Stanley Black & Decker announced a $250 million cost reduction program in late October that could affect the toolmaker’s workforce in Maryland.
The company cited “external headwinds” that included new tariffs and other costs.
“As we shift to 2019, we are now preparing for the carryover effect of the 2018 headwinds,” Donald Allan Jr., Stanley’s executive vice president and chief financial officer, said when the reduction plan was announced as part of the New Britain, Conn.-based company’s third-quarter earnings on Oct. 25.
“We will continue to pass on these input cost increases to our customers as price increases,” he said in the statement. “Additionally, we are taking actions to adjust our supply chain and cost structure.”
Tim Perra, a company spokesman, declined to comment on layoffs. But the firm has not notified the state’s Department of Labor, Licensing and Regulation, a requirement for major workforce reductions and plant closings.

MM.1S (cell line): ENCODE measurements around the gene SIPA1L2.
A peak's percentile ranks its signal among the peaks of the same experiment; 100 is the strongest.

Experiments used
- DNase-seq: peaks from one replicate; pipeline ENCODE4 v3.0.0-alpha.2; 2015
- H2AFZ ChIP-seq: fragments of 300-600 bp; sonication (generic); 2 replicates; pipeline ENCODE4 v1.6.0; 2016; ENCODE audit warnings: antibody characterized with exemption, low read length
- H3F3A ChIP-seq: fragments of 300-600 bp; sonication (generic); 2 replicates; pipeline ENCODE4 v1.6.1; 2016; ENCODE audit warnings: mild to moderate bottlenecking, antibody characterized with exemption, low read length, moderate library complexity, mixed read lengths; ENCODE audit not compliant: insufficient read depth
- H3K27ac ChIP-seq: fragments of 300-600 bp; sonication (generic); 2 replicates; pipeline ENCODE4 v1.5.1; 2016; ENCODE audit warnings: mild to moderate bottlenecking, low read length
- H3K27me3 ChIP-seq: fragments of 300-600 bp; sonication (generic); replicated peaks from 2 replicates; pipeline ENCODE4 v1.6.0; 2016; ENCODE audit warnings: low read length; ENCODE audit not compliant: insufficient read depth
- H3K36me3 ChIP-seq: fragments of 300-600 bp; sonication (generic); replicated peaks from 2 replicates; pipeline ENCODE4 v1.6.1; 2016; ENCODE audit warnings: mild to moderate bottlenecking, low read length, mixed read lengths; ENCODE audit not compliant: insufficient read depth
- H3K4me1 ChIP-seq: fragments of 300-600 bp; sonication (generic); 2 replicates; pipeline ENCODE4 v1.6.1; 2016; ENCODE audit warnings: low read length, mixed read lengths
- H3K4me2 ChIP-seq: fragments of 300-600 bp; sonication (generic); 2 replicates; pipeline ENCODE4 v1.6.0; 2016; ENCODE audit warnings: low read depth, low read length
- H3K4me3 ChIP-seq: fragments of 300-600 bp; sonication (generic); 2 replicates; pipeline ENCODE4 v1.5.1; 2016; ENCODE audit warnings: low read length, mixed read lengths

The company, which has about 2,300 workers in Maryland, had been growing. Third-quarter sales were up 4 percent to $3.5 billion from the year before. But earnings were down nearly 10 percent to $248 million.
Company officials announced in February that it would add 400 jobs in Baltimore County in a new Middle River facility for its global tools and storage business.
In a separate announcement in August, the company said it would expand its space in Towson, which serves as headquarters of Stanley Engineered Fastening, a division that makes fasteners for assembly work in the automotive and other industries.
The company’s power tools division is also headquartered in Towson, where the company known as Black & Decker Corp. was founded. It merged with the Connecticut-based Stanley Works in 2010.